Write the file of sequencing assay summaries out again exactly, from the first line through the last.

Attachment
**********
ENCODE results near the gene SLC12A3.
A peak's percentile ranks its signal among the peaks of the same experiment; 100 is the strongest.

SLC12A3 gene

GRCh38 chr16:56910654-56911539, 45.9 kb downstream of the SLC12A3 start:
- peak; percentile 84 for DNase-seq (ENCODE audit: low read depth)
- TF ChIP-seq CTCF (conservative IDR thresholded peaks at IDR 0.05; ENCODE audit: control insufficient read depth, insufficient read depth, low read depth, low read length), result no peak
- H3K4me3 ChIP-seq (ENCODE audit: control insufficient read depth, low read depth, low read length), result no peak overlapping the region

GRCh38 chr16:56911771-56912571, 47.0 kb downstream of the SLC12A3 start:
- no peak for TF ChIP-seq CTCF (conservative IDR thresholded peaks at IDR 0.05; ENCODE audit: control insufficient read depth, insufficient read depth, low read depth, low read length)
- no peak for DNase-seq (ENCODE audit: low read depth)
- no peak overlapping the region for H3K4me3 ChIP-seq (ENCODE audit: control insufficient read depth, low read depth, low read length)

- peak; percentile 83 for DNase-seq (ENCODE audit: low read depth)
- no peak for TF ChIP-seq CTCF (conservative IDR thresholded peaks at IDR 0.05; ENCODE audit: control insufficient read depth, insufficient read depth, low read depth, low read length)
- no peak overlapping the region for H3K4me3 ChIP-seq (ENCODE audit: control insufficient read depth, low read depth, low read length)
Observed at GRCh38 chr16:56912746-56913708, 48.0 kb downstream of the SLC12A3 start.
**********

ENCODE results near the gene SLC12A3.
A peak's percentile ranks its signal among the peaks of the same experiment; 100 is the strongest.

SLC12A3 gene

GRCh38 chr16:56910654-56911539, 45.9 kb downstream of the SLC12A3 start:
- peak; percentile 84 for DNase-seq (ENCODE audit: low read depth)
- TF ChIP-seq CTCF (conservative IDR thresholded peaks at IDR 0.05; ENCODE audit: control insufficient read depth, insufficient read depth, low read depth, low read length), result no peak
- H3K4me3 ChIP-seq (ENCODE audit: control insufficient read depth, low read depth, low read length), result no peak overlapping the region

GRCh38 chr16:56911771-56912571, 47.0 kb downstream of the SLC12A3 start:
- no peak for TF ChIP-seq CTCF (conservative IDR thresholded peaks at IDR 0.05; ENCODE audit: control insufficient read depth, insufficient read depth, low read depth, low read length)
- no peak for DNase-seq (ENCODE audit: low read depth)
- no peak overlapping the region for H3K4me3 ChIP-seq (ENCODE audit: control insufficient read depth, low read depth, low read length)

- peak; percentile 83 for DNase-seq (ENCODE audit: low read depth)
- no peak for TF ChIP-seq CTCF (conservative IDR thresholded peaks at IDR 0.05; ENCODE audit: control insufficient read depth, insufficient read depth, low read depth, low read length)
- no peak overlapping the region for H3K4me3 ChIP-seq (ENCODE audit: control insufficient read depth, low read depth, low read length)
Observed at GRCh38 chr16:56912746-56913708, 48.0 kb downstream of the SLC12A3 start.